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not, but I could as readily relinquish all other temporal things now, as ever, but for these three worldly attachments, the best of hus. bands, and the two dear pledges of our mutual affection. I feel
very sensibly cleaving to the dust : but I will hasten to sum up this long digression, upon my own personal concerns, by once more ascribing glory to the name of the LORD for all his goodness to the unworthiest : and let him deal with me as seemeth best to him ; only give me patience to act like a Christian under all, and, by a passive suffering of his will, may my conduct speak as loud as words, that I believe him “ righteous in all his ways, as well as holy in all his works.” I thank you, my dear friend, for
welltimed present, which I have read with
general approbation of its contents : indeed, a few sentences excepted, I think it extremely judicious. I will not tell you what these are ; you would only attribute it to a mother's
weakness : indeed, I have much to lament, and need fresh supplies of wisdom, courage, &c. every day I live.—I was sorry to hear from your son the reason you had not been able to write before, but desire to be thankful with you on your recovery. With united love and respects,
Believe me yours, &c.
Margate, May 11, 1801. My obligations are increased to my dear Mrs.
for ner speedy and unmerited attention to my last, which gave me pleasure on several accounts : to find that I
my surmise, and to hear that all your family were so well.— I hope that we shall soon have the pleasure of seeing you at Margate ; the season of the year and fineness of the weather, are very inviting, and I hope may induce you to come down.
Indeed, I have reason to be thankful for the kind interest you take in my happiness, which is much, and perhaps too much, made up in the welfare of my family. Through mercy, at present we are all well. My dear boys enjoy a good share of health : they are grown since you saw them, and grow daily into my affection. I feel truly inadequate for the management of them, and the bringing them up; so that I am often saying, “Who is sufficient for these things?" I think I do prize that part of the word, " If any man lack wisdom," &c. for we know there are treasures of wisdom and knowledge in God, and that he often communicates them, according to our needs. We never do worse than when we foolishly think we can manage for ourselves. It is a mercy that we thus meet with disappointments, as it serves to wean us from that spirit of self-dependence which is very congenial with our nature.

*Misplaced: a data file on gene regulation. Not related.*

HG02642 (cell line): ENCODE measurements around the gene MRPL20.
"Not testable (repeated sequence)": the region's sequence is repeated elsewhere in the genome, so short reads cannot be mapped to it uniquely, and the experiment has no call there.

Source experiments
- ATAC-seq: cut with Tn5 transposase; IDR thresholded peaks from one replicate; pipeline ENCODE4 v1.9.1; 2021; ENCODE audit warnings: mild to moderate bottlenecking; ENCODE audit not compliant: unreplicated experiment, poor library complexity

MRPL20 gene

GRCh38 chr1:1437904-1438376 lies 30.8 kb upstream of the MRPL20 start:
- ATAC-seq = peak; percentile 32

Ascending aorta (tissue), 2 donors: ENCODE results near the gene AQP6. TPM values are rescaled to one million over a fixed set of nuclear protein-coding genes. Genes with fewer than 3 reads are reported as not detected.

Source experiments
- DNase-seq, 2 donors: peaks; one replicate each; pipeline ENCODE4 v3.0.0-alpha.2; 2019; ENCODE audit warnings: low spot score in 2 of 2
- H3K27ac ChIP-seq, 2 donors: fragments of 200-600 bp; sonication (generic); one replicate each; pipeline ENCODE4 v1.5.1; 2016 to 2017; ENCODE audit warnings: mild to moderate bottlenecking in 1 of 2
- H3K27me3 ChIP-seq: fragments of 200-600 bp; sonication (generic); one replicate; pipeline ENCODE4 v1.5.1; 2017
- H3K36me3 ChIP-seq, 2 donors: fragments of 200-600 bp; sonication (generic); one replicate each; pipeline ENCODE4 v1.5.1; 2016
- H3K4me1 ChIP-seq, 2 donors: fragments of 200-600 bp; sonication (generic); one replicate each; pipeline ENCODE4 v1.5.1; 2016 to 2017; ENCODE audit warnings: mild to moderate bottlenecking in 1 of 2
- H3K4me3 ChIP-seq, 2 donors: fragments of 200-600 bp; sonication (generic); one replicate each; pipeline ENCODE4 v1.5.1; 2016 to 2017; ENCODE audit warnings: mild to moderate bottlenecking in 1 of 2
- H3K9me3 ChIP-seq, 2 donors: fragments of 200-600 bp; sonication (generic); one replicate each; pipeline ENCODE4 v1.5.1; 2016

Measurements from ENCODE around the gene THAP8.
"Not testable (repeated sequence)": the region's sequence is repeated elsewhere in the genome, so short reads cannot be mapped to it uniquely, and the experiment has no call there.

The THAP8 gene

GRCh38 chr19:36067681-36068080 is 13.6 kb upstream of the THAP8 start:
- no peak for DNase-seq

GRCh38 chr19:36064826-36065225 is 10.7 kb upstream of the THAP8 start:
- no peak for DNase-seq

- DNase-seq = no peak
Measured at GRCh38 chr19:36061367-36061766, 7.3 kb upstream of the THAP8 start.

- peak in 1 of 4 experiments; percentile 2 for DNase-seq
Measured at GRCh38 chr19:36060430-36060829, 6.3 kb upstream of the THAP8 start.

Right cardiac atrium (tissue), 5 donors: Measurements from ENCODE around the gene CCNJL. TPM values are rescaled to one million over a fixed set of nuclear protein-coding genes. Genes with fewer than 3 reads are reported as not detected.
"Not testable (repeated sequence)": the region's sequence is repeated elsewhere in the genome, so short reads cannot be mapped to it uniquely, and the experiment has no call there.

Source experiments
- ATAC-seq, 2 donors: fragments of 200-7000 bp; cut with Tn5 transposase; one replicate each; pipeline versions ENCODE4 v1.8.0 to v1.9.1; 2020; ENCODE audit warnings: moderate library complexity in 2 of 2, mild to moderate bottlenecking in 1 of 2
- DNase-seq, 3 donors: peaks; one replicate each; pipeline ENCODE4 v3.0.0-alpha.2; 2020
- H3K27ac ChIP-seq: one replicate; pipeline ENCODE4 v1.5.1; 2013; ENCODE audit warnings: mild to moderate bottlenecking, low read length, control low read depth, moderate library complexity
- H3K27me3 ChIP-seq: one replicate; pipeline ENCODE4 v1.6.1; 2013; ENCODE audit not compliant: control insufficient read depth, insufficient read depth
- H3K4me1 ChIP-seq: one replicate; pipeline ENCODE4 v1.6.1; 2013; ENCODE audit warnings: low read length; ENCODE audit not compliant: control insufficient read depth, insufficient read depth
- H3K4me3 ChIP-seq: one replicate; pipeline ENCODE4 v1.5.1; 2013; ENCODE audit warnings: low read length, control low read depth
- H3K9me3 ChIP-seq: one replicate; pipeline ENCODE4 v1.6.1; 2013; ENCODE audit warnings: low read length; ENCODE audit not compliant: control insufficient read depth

I have abundant reason to be thankful for the ministry of Mr. -, as I believe it has been much blessed to the real profit and advantage of my soul.
soul. I have often felt comforted under his labours, and trust I have generally experienced deep humility, and such sensations as I think have had some influence in moderating my attachments to creature-comforts (which are a great snare to me), and of giving me a general indifference and deadness to the world, in aspiring after holiness, and hatred to sin, &c. &c.
Pray accept, and present our kindest love to Mr.- and your family; and believe metruly,
Your affectionate and obliged, &c.
Margate, 4th Dec. 1800.
I hope my dear friend had the satisfaction of finding her dear children quite well. I desire to be thankful that William has got quite through the cow-pock, and Thomas and John promise for doing as well. This I shall esteem a fresh mercy from the hand of the Almighty, and which I hope may have its due effect to lead me to love and serve him with my whole heart. The heart is what God requires, and nothing less; more we cannot give him.. Of what infinite importance it is, to be satisfied how it is with us in these respects, seeing that nothing short of eternal death or life depends upon the disposition of our minds with regard to religious concerns. God and Mammon are irreconcileable, and we must be either the LORD's friends or hisenemies. You will, I hope, pardon me for this digression, and not think me an intruder for touching upon this subject, which I perhaps